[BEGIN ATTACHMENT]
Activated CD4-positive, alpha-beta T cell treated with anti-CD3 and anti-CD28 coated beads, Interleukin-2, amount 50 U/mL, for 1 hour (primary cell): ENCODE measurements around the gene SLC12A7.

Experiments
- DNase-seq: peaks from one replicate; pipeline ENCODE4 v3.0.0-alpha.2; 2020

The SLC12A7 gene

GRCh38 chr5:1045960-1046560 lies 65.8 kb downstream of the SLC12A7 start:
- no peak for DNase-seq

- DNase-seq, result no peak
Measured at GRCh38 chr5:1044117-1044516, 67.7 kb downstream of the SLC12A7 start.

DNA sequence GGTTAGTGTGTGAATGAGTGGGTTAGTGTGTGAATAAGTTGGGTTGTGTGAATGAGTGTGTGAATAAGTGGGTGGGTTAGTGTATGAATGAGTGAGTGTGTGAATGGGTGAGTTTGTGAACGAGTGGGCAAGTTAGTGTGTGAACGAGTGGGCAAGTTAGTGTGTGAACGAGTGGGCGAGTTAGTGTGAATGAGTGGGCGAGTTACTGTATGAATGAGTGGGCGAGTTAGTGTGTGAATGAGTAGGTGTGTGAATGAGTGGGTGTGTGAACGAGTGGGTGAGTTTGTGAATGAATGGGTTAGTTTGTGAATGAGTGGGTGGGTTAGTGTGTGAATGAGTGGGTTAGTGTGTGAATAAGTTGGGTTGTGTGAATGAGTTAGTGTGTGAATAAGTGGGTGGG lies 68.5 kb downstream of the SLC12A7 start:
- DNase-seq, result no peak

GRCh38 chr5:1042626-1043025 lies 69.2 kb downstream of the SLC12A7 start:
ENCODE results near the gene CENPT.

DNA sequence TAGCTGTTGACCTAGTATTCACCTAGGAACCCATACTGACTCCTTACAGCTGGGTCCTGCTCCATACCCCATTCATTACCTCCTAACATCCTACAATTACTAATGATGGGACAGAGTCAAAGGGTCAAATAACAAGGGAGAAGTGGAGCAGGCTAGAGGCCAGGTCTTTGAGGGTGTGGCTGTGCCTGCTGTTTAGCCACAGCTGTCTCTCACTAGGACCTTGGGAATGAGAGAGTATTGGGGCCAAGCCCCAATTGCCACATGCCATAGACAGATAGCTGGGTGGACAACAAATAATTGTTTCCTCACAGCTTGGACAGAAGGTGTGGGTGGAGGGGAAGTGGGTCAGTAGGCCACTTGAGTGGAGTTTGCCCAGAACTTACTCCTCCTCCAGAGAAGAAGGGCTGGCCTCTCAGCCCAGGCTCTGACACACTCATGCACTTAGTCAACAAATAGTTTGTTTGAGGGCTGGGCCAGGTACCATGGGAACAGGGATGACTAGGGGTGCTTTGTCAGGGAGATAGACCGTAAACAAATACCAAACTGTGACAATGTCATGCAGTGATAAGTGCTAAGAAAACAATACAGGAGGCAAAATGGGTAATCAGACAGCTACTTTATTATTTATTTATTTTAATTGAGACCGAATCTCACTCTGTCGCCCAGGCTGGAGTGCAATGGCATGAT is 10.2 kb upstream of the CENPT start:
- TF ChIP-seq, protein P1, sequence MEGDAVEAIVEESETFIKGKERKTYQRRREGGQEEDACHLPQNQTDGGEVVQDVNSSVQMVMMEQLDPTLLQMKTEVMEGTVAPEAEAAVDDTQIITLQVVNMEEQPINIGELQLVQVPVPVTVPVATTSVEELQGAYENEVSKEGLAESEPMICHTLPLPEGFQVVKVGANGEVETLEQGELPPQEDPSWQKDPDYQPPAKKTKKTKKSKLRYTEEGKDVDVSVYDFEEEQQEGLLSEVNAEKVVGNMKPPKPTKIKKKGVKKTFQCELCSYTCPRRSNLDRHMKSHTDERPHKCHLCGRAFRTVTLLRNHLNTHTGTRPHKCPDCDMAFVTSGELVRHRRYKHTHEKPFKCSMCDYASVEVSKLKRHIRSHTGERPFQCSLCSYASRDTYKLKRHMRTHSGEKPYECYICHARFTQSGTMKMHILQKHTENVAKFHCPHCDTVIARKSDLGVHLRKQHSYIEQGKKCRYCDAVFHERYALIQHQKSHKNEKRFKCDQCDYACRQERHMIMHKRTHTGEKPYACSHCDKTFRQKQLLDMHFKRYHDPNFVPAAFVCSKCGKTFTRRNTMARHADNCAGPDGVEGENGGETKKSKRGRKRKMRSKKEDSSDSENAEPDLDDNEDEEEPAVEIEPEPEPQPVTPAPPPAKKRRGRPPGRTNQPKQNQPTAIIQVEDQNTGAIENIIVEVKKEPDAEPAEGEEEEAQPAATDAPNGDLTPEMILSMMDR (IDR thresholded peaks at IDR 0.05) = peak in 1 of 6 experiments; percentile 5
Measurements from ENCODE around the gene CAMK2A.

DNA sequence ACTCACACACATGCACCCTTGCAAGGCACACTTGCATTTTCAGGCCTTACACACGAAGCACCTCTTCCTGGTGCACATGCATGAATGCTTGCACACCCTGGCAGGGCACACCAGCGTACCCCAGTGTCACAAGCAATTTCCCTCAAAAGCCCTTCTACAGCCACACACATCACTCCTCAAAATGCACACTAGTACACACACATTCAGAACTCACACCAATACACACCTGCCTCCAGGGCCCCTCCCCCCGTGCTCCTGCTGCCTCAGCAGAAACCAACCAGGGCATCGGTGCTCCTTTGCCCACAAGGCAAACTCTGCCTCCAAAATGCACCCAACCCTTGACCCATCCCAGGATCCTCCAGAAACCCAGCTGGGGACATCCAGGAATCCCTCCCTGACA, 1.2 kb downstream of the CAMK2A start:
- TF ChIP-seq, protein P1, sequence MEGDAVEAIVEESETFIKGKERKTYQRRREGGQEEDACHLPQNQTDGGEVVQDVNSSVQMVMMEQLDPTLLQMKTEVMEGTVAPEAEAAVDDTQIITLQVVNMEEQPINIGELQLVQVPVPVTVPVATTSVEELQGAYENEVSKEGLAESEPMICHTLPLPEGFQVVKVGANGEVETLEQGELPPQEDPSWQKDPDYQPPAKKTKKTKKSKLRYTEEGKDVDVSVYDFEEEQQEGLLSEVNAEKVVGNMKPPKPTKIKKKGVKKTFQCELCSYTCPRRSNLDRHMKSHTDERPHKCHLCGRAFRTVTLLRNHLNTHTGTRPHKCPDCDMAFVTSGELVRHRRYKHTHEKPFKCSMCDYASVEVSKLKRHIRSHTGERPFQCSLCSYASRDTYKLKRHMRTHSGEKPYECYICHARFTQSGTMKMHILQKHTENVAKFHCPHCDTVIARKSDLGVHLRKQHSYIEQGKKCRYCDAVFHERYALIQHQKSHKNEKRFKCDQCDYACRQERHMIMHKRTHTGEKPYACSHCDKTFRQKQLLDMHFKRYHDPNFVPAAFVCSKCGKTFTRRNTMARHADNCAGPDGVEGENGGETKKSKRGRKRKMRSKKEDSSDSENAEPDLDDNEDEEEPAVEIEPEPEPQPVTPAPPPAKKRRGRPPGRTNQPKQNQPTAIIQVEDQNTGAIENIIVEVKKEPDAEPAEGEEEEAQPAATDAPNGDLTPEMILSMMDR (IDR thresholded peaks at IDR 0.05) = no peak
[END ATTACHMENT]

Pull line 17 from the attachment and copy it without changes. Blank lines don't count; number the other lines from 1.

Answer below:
- TF ChIP-seq, protein P1, sequence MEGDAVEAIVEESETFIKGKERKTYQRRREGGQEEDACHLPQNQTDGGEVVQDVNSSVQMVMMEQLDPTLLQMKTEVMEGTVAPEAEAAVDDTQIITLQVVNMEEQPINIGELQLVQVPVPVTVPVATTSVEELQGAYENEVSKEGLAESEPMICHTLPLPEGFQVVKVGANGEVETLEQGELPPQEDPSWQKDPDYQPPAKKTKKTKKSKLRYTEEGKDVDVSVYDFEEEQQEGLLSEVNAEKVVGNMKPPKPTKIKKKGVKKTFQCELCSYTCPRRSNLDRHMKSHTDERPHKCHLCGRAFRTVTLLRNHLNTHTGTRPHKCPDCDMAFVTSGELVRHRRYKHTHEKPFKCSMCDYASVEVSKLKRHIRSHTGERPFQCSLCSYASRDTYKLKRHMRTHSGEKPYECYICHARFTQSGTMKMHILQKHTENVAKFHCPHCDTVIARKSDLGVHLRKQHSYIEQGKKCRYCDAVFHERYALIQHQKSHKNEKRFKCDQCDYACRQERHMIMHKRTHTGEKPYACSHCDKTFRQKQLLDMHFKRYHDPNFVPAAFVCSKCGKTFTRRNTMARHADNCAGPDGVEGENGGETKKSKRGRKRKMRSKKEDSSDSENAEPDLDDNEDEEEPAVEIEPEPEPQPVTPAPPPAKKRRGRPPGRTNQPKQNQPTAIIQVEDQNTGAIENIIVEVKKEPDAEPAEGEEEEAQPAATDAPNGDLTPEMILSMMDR (IDR thresholded peaks at IDR 0.05) = no peak